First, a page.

I think it's important to recognize that sexuality is only one component of a successful relationship. My husband and I have dealt with issues relating to sexual desire because I suffered sexual abuse. Furthermore, pregnancy and childbirth have changed my body and made intimacy less desireable to me. My husband has struggles with depression that also affect our relationship. Yet both of us know that our personal struggles are not voluntary and are not a rejection of our loved one. We are doing all we can to nurture and love each other and I think our marriage is a true partnership. We are friends who laugh together, talk, share, comfort, support, and cherish each other. We love each other and love the Lord and love our children, and are committed to helping each other deal with the particular set of liabilities we have for mortality so that we can be together now and for eternity.
    Each person has their own challenges. Do not impose further challenges on yourself by having the unrealistic expectation of perfection in any area, including sex in marriage. Mine is sometimes mediocre, sometimes fantastic, and sometimes non-existent for a time--sort of like my singing voice. Most of us normal humans have to deal with normal bodies that only work the way we want them to sometimes. Why should sex be any different?

  13. Cathy:

    I am not delusional in thinking that my life will be perfect. You talk about a romantic life that has ups and downs - where attraction waxes and subsides over time. I've never experienced any type of physical attraction for a woman - never had the desire to hold her hand, put my arm around her, hold her close to me, kiss her, or run my fingers through her hair. While attraction waxes and wanes in normal circumstances, it is often due, as you indicated, to changes in the body, which effect global levels of desire. It's a whole different ball game when there are high levels of desire outside the relationship and absolutely nothing inside... and there never was.

    I will definitely stick with my original statement on this one. Until I have a deep attraction that extends to wanting to be married and have children, marriage will not be an option.

    Thanks for your comment.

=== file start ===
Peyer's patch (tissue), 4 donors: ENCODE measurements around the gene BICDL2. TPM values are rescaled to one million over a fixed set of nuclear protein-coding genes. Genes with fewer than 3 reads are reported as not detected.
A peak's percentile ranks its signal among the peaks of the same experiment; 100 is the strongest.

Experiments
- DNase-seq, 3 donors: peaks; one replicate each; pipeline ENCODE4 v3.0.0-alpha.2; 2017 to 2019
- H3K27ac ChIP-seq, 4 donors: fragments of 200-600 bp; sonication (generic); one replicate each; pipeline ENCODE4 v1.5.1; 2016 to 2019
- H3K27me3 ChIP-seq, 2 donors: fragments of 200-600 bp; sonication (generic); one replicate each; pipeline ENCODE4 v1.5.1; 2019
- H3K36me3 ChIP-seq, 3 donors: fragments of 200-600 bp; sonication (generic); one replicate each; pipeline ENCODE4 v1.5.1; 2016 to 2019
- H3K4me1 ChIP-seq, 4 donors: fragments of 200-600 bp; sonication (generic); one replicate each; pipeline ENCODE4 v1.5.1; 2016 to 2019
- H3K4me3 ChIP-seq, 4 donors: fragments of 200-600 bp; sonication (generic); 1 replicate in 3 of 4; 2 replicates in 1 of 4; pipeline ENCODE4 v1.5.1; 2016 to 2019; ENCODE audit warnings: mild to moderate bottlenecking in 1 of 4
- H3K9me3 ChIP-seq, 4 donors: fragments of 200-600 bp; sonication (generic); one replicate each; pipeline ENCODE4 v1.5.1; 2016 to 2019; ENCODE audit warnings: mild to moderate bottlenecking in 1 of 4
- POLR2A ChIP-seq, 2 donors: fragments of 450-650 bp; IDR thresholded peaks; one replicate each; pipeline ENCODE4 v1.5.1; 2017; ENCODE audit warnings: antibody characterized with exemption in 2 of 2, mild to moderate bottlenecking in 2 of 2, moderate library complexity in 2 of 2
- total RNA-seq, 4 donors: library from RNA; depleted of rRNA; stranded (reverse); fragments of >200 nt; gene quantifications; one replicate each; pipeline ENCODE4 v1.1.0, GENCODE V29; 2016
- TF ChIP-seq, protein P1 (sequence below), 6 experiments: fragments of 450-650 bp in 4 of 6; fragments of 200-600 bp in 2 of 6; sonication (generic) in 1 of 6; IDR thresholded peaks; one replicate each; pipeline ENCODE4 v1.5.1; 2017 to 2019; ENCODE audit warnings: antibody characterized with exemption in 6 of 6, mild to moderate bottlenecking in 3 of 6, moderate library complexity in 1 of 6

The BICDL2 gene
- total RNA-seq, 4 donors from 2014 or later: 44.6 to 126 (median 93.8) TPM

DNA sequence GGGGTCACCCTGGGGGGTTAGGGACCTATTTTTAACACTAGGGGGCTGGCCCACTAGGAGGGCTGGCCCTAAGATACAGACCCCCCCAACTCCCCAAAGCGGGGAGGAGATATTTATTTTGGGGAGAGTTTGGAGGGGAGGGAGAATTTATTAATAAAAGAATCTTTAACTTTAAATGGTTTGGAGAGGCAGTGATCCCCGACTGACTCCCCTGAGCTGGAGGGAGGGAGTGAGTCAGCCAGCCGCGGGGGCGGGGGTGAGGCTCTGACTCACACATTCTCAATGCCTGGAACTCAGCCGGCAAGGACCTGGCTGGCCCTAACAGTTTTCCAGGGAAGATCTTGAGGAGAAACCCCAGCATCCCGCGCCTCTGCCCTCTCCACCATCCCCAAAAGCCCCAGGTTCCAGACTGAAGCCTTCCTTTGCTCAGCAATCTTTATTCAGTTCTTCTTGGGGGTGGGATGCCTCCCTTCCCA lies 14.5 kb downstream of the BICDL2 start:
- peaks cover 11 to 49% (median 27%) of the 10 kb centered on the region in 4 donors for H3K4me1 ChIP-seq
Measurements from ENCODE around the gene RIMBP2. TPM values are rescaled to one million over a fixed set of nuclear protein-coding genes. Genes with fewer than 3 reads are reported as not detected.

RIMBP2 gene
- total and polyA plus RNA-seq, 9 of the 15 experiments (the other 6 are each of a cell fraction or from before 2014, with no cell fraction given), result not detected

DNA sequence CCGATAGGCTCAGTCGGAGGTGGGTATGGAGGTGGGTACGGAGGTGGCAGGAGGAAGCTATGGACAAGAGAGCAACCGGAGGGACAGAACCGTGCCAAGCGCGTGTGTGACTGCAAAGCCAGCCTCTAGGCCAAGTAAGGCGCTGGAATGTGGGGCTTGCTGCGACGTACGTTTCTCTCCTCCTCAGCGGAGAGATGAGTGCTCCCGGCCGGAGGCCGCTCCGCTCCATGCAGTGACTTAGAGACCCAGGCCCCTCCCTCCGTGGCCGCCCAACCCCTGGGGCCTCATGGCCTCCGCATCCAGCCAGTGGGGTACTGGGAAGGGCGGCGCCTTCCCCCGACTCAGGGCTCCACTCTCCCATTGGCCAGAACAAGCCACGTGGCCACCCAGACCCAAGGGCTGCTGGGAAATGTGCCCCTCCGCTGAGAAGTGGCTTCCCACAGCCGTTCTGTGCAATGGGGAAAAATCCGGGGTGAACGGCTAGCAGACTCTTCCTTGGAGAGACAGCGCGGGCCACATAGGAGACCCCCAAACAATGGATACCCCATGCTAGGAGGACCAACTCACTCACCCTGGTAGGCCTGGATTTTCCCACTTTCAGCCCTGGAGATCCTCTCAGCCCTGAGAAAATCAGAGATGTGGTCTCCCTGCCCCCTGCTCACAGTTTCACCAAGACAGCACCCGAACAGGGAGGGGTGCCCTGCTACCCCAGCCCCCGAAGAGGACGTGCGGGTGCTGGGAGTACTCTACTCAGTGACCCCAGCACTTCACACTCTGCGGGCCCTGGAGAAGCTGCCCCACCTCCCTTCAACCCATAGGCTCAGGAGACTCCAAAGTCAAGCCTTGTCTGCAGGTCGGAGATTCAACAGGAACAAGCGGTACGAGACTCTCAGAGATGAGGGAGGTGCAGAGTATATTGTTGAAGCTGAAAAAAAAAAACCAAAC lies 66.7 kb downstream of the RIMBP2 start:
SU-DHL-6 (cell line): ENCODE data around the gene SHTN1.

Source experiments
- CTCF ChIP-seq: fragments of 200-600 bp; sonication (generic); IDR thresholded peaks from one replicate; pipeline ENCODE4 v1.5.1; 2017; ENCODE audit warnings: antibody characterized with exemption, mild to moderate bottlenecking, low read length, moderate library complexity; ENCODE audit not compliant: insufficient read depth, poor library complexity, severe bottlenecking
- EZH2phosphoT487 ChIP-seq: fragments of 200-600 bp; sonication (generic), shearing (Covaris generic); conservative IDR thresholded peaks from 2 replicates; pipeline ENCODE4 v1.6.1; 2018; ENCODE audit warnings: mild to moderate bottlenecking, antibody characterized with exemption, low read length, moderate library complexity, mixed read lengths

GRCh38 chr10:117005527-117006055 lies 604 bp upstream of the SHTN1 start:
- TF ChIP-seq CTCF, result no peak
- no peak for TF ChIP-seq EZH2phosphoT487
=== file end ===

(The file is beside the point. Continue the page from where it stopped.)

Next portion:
14. I agree with your decision. While relationships change, there does need to be attraction. Without that, I think marriage could be heartbreaking, and any resulting children would feel the emptiness. That could possibly be a far worse outcome than celibacy. We have to endure to the end, but after this life, those things which we endured well will have an end.

  15. My sister directed me to your blog because I personally believe gays will be allowed, and should be allowed, to be sealed in the temple to a person of their choosing. I admire you greatly and anyone who is willing to give up a physical aspect of their life for a higher power is truly virtuous. You speak of your P. blessing and that you will marry a woman. I have a gay friend and he is the most feminine person I have EVER met. Have you pondered the idea that the miracle of a body creating life can sometimes mess up and produce the wrong sex? I am not saying I am right nor am I forcing my views on you. I just want to know what you think of it.

  16. Anonymous:

    The femininity that you speak of is, in great part, a cultural norm - not an inborn trait that determines our destiny in life and eternity. We all have skills and predispositions, and then culture - others - decide to label us in some way to make sense of who we are and more easily deal with categories instead of individuals.

    I believe that gender is an essential component of premortal, mortal, and eternal existence. I've never met someone for whom their eternal identity as far as gender was a question, but in those cases - having far too many of different chromosomes, for example - I don't think the answer is as readily available in this life... and it's not something that I've asked the Lord for an explanation.

    Ultimately, the important question is, how does the gospel apply? The amazing truth is that, as I keep the commandments, no matter what circumstances I begin with in life, I will receive all blessings and gain all the happiness that eternity has to offer. The Church doesn't need to accept gay marriage to offer exaltation to all faithful members - in fact, doing so, and going against the guidance of the Lord, would remove its ability to save anyone. The gospel applies - in its family-centric, heterosexual, inspired way - in my life, and will bring me peace, hope, and salvation as much as the next person. And maybe even more. And those who realize that, and turn to the gospel, find (with a whole lot of work, humility, time, and faith) that the answers they needed, but didn't realize, were there in front of them the whole time.